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Design and Evaluation of an In-Pipe Leak Detection Sensing Technique Based on Force Transduction

[+] Author Affiliations
Dimitris M. Chatzigeorgiou, Kamal Youcef-Toumi

Massachusetts Institute of Technology, Cambridge, MA

Rached Ben-Mansour, Atia E. Khalifa

King Fahd University of Petroleum & Minerals, Dhahran, Saudi Arabia

Paper No. IMECE2012-87493, pp. 489-497; 9 pages
  • ASME 2012 International Mechanical Engineering Congress and Exposition
  • Volume 4: Dynamics, Control and Uncertainty, Parts A and B
  • Houston, Texas, USA, November 9–15, 2012
  • Conference Sponsors: ASME
  • ISBN: 978-0-7918-4520-2
  • Copyright © 2012 by ASME


Leakage is the major factor for unaccounted fluid losses in almost every pipe network. In most cases the deleterious effects associated with the occurrence of leaks may present serious economical and health problems and therefore, leaks must be quickly detected, located and repaired. The problem of leakage becomes even more serious when it is concerned with the vital supply of fresh water to the community. Leaking water pipelines can develop large health threats to people mostly because of the infiltration of contaminants into the water network. Such possibilities of environmental health disasters have spurred research into the development of methods for pipeline leakage detection.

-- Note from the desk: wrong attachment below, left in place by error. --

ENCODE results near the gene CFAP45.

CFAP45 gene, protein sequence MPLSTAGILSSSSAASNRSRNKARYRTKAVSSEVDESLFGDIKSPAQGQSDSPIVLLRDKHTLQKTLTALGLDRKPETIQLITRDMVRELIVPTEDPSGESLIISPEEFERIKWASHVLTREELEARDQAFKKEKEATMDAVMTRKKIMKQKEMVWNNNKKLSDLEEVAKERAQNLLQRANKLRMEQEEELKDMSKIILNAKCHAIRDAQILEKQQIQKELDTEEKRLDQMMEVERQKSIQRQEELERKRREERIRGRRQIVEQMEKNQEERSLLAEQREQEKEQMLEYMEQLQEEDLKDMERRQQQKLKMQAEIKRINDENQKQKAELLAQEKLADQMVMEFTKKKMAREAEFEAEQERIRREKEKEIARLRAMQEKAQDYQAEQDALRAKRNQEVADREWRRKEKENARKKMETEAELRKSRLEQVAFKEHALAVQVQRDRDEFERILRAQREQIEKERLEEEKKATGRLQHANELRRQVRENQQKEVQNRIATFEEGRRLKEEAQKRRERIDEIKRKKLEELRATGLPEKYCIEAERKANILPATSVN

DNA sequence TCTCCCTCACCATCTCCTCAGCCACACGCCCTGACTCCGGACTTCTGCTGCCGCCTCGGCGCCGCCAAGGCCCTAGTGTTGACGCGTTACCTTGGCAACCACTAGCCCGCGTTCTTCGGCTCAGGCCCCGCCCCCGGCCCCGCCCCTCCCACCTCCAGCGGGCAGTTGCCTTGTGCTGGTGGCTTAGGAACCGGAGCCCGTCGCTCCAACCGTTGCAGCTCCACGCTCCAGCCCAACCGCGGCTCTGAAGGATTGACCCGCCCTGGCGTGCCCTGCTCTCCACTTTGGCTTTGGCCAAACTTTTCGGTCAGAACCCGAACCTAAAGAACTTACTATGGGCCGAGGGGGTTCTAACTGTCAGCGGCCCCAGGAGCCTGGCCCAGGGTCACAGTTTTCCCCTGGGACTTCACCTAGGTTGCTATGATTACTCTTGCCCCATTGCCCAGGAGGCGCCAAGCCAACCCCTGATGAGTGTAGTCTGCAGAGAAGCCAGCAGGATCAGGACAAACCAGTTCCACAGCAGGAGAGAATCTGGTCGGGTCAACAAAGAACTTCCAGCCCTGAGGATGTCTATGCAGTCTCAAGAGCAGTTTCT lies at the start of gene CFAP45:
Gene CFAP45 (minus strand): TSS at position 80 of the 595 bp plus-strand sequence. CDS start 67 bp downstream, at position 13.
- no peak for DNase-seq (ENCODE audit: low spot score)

Most state of the art leak detection techniques have limited applicability, while some of them are not reliable enough and sometimes depend on user experience. Our goal in this work is to design and develop a reliable leak detection sensing system. The proposed technology utilizes the highly localized pressure gradient in the vicinity of a small opening due to leakage in a pressurized pipeline. In this paper we study this local phenomenon in detail and try to understand it with the help of numerical simulations in leaking pipelines (CFD studies). Finally a new system for leak detection is presented.

The proposed system is designed in order to reduce the number of sensing elements required for detection. The main concept and detailed design are laid out. A prototype is fabricated and presented as a proof of concept. The prototype is tested in a simple experimental setup with artificial leakages for experimental evaluation. The sensing technique discussed in this work can be deployed in water, oil and gas pipelines without significant changes in the design, since the concepts remain the same in all cases.

Copyright © 2012 by ASME
Topics: Design , Pipes , Leakage



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